Friday, July 27, 2007

Summer Camp Talent Show

Small brown arms akimbo,
big red helmet crooked,
knobby knees poking out,
he rides.

Wheels wobbling,
he takes sudden turns
circling the playground
dragging his toes for brakes.

“I’m doing it!”
he cries in delight
right before crashing into a bush.

It was the summer camp
talent show.
He rode his bike.

No training wheels.
He is just five and
his talent is freedom.

The watching children
caught their breath.
A few emerald leaves
twirled in the sunshine.

He rose from the dirt quickly
Hands up, eyes bright,
Brushing off twigs.

"I’m ok!" he proclaimed proudly
ignoring the bright red
trickle of blood from his knee.

The audience cheered.
Who can stop clapping
for these scraped-up knees
and this triumphant grin?

-Andromeda Jazmon
July 2007

Buddy has just learned to ride his bike without training wheels. He begs me to take him to the empty church parking lot around the corner every day so he can ride. His summer camp had a talent show and he brought his bike to show off his new talent. I had to try to write this up in a poem to remember the moment. Do you remember learning to ride a bike? Or being in your first talent show?

The poetry round up is over at Check It Out today, courtesy of MsMac.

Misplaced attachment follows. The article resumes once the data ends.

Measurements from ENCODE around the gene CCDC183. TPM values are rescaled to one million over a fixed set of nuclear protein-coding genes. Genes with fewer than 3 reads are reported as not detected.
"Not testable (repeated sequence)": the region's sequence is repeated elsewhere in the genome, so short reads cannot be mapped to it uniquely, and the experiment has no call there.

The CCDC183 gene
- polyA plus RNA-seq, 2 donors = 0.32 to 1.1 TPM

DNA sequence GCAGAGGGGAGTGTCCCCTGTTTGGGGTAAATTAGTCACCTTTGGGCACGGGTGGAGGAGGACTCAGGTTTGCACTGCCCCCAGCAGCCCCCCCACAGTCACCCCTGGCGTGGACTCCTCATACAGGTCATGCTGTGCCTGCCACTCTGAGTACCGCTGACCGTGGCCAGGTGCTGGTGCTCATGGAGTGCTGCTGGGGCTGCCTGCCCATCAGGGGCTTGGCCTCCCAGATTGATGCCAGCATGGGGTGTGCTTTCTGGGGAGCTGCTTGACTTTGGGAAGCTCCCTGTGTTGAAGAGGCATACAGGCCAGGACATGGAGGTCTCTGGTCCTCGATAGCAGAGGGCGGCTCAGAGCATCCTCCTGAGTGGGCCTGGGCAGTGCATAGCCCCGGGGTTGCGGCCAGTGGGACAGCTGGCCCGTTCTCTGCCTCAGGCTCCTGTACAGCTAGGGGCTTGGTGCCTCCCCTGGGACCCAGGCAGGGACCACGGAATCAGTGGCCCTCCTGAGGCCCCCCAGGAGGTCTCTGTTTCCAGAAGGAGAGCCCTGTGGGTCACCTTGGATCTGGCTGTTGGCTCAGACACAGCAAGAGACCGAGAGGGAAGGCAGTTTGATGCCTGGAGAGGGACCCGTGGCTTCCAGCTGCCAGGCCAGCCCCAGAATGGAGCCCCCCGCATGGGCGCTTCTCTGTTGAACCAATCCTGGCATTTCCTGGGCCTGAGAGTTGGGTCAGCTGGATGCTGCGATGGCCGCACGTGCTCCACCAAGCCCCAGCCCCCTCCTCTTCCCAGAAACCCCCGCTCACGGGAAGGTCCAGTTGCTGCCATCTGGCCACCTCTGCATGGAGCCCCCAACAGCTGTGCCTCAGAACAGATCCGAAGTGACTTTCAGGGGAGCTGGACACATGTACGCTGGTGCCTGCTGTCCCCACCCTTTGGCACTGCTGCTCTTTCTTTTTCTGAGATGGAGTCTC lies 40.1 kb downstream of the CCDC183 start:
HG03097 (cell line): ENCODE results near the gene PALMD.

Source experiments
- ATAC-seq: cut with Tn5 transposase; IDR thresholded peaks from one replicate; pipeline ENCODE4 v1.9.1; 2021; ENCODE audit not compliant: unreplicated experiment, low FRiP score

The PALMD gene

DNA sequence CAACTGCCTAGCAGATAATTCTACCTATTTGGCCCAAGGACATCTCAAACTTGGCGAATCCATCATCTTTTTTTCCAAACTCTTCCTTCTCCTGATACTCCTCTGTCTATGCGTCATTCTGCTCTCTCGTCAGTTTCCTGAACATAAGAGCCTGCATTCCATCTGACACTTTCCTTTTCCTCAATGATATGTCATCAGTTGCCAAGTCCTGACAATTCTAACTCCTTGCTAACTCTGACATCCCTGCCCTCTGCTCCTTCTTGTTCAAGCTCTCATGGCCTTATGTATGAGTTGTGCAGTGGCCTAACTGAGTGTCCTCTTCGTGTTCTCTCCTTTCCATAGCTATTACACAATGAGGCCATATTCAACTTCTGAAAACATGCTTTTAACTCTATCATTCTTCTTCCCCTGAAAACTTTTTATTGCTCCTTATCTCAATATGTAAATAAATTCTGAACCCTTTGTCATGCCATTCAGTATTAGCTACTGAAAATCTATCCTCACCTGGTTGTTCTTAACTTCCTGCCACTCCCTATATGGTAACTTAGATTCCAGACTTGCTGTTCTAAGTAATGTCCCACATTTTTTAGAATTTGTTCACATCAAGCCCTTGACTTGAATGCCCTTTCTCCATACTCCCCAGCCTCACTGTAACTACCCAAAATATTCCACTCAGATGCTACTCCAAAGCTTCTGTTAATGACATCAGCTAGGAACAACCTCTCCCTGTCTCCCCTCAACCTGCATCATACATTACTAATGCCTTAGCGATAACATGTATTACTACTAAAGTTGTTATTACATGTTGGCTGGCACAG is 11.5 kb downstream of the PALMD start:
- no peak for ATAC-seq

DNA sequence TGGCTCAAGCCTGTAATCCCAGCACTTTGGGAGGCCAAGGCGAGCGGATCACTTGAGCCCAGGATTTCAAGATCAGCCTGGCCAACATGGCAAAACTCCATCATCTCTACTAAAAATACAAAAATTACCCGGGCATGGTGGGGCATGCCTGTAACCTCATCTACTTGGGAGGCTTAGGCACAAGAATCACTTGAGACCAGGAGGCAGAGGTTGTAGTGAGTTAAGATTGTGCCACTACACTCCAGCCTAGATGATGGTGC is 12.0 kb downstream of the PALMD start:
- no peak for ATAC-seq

9 comments:

Alkelda the Gleeful said...

Thanks for posting this! I love it when "akimbo" shows up.

Off topic, check out this article on gluten free options in NYC in today's NYTimes:

http://www.nytimes.com/2007/07/25/dining/25glut.html?ex=1186200000&en=8be6cb45a9aaa834&ei=5070

Sara said...

"His talent is freedom" Amen. Long may he ride!

Sarah Amick said...

I learned on my own because I was too stubborn. My dad had to go to work and instead of waiting for him I did it myself. It is another first moment. They grow so quickly.

Kohana said...

No training wheels.
He is just five and
his talent is freedom

This had me smiling and I laughed aloud.

All growing up my parents took people in who were trying to turn their lives around. Our dinner table welcomed scruffy young men and elderly alcoholics. They lived with us. Sometimes they moved on to success, sometimes they stole our car. It was one of these guys that taught me to ride my bike. Down the slight incline that seemed like Mount Rushmore, I went on my yellow banana bike with streamers, a young guy steading me with his hand: my hero.

Alkelda the Gleeful said...

P.S. Did you receive the copy of Brain, Child I sent?

eisha said...

This poem made me so happy I got goosebumps.

Christine M said...

That is a great poem!

cloudscome said...

Thank you all for this encouragement. When I posted it I was feeling unsatisfied with the poem and I was afraid no one would think much of it. I am so glad to have it well received!

Alkelda I'll email you. I got it and it was great! Thanks.

John Mutford said...

I find it difficult to write poems about my own kids for some reason. I feel like I won't do them justice or something. You did a fine job though- maybe I should reconsider.